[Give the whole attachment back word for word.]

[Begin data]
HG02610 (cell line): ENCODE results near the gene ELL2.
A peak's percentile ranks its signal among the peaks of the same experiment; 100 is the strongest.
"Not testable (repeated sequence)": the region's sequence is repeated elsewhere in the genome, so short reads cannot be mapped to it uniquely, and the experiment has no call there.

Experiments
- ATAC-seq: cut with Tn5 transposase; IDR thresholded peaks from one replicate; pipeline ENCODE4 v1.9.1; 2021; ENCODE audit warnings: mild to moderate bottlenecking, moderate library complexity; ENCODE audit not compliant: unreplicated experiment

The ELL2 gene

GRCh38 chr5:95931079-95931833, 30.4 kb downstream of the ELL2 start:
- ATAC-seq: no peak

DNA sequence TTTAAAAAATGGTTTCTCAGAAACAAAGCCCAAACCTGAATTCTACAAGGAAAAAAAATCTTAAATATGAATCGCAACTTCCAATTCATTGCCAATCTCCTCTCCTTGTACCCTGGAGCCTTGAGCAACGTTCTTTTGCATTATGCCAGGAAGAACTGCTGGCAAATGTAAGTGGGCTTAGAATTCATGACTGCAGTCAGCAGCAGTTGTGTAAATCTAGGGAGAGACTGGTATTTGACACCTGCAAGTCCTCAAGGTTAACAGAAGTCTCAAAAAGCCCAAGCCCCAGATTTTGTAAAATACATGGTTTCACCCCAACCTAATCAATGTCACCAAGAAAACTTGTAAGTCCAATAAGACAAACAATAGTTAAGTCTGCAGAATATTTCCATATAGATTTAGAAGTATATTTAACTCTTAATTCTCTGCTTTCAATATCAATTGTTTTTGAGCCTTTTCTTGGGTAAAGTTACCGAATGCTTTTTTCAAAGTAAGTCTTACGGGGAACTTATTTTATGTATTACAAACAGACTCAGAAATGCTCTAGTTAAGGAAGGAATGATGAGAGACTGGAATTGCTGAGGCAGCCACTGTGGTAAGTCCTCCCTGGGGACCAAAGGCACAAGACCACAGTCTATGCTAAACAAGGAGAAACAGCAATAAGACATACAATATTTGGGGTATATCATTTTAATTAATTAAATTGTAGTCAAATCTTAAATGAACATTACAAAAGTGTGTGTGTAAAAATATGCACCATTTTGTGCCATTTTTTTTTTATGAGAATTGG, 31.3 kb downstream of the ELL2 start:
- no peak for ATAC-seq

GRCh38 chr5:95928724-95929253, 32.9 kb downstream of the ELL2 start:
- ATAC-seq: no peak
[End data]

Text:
HG02610 (cell line): ENCODE results near the gene ELL2.
A peak's percentile ranks its signal among the peaks of the same experiment; 100 is the strongest.
"Not testable (repeated sequence)": the region's sequence is repeated elsewhere in the genome, so short reads cannot be mapped to it uniquely, and the experiment has no call there.

Experiments
- ATAC-seq: cut with Tn5 transposase; IDR thresholded peaks from one replicate; pipeline ENCODE4 v1.9.1; 2021; ENCODE audit warnings: mild to moderate bottlenecking, moderate library complexity; ENCODE audit not compliant: unreplicated experiment

The ELL2 gene

GRCh38 chr5:95931079-95931833, 30.4 kb downstream of the ELL2 start:
- ATAC-seq: no peak

DNA sequence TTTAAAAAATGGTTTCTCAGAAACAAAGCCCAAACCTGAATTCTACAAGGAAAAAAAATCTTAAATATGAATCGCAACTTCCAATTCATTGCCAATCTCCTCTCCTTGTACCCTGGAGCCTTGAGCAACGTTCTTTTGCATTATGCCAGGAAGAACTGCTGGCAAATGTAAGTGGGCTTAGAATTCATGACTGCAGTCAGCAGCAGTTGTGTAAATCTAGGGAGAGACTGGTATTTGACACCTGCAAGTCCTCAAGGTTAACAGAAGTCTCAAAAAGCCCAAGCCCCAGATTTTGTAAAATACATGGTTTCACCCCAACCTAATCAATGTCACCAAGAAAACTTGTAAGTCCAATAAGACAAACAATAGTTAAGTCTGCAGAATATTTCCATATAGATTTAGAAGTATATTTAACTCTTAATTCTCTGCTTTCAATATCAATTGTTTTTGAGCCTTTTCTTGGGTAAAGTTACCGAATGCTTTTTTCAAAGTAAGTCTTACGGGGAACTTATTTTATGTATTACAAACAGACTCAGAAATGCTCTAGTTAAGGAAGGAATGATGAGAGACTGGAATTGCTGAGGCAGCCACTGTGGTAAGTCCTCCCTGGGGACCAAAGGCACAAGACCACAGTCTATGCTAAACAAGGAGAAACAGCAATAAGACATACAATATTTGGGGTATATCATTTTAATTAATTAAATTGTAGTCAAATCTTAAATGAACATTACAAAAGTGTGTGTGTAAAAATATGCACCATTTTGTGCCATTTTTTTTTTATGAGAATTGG, 31.3 kb downstream of the ELL2 start:
- no peak for ATAC-seq

GRCh38 chr5:95928724-95929253, 32.9 kb downstream of the ELL2 start:
- ATAC-seq: no peak